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So this is probably really simple to anyone who's actually taken stats. I want to generate a number of sets of random numbers from 0 to 1, then find the standard deviations of the means.

I'm trying to find out if its worth computing the mean of a set of randoms or to just assume constant value since the SD would be too insignificant.

edit: i know i can simulate it but I'd really rather see the math behind it

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    $\begingroup$ @anon They are psuedorandom but literally made to be a representation of randomness. So it doesn't really change the answer. $\endgroup$ Oct 9, 2016 at 2:18
  • $\begingroup$ @user2958456 Random.org has a decimal number generator. Conveniently, the maximum amount of numbers it can generate is 10,000. The maximum decimal places it can do is 20. Here's the link: random.org/decimal-fractions/… $\endgroup$
    – esote
    Oct 9, 2016 at 2:22
  • $\begingroup$ @Anonymous yes ok thank you but I don't care for a simulation I can do that in MATLAB already. I want to know how to apply CLT and find the answer analytically $\endgroup$ Oct 9, 2016 at 2:26

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You can compute the variance of a single random number as it is drawn from a uniform distribution on $(0,1)$. Then the variance of the sum is the sum of the variances, which is just multiplying the variance by the number of samples. The variance of the mean decreases as the inverse of the number of samples.

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If you are generating $n$ numbers between 0 and 1, you can express this as $U_1 , \ldots, U_n$ where each $U_i$ is a Uniform(0, 1) random variable.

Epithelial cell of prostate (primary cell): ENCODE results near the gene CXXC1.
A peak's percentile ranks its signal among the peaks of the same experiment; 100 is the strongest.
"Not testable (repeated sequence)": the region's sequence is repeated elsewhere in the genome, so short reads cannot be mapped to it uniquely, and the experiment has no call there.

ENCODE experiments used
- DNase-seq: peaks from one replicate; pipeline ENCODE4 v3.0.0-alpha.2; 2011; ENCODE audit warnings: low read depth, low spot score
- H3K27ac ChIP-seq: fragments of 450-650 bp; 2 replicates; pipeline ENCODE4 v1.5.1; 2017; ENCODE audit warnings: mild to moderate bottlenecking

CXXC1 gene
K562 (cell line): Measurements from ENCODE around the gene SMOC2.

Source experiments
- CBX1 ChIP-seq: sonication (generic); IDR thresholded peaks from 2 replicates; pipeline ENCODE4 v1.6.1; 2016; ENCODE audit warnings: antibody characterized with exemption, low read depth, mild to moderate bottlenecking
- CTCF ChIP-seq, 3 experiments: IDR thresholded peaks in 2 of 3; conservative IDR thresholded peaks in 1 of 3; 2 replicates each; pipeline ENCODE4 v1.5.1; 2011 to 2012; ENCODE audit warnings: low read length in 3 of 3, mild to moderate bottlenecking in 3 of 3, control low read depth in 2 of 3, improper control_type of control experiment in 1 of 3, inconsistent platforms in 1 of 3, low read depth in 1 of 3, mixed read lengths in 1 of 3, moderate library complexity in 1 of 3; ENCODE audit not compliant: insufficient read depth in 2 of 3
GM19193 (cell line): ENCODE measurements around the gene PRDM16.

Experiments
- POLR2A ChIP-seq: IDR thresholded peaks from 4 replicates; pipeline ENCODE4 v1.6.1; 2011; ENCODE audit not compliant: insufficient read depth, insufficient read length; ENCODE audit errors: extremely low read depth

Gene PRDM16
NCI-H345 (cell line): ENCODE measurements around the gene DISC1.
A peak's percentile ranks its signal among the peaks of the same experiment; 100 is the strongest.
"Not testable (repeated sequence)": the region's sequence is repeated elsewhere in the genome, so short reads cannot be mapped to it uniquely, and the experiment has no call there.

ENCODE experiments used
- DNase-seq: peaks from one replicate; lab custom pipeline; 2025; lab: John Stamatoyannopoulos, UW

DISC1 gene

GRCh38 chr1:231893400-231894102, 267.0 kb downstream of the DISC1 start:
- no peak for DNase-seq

In any given sample, the sample mean is $\bar{U} = \frac{\sum_{i=1}^n U_i}{n}$. So the expected value of the sample mean is just the mean (use the linearity of expectation to work it out).

Since the $U_i$ are independent the variance (not SD!) is linear as well. So you have

$Var(\bar{U}) = \frac{1}{n^2} \sum_{i=1}^n Var(U_i)$

The variance of a single Uniform(0,1) is... I could post the answer here, but it's good if you look it up or work it out! After you have the variance, take the square root and that's your standard deviation of the sample means. Next, try some simulations to see that it's right!

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    $\begingroup$ I am a sad programmer who has been trying to understand this topic just well enough to solve a problem, who does not have the mental energy to try to compute the answer, and is thus displeased by your ending paragraph. :( $\endgroup$
    – Venryx
    Dec 25, 2018 at 23:31
  • $\begingroup$ It's 1/n for Var(U) not 1 / n^2. $\endgroup$
    – alian
    Aug 10, 2021 at 0:39
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For anyone who wants the more general answer rather than n=10000, I found the variance equation for a continuous uniform distribution on Wikipedia:

$$Var(U(a,b)) = \frac{1}{12}(b-a)^2$$

For U(0,1) that works out to 1/12. Standard deviation is simply the square root of that.

$$\sqrt{\frac{1}{12}} \approx 0.2886751346$$

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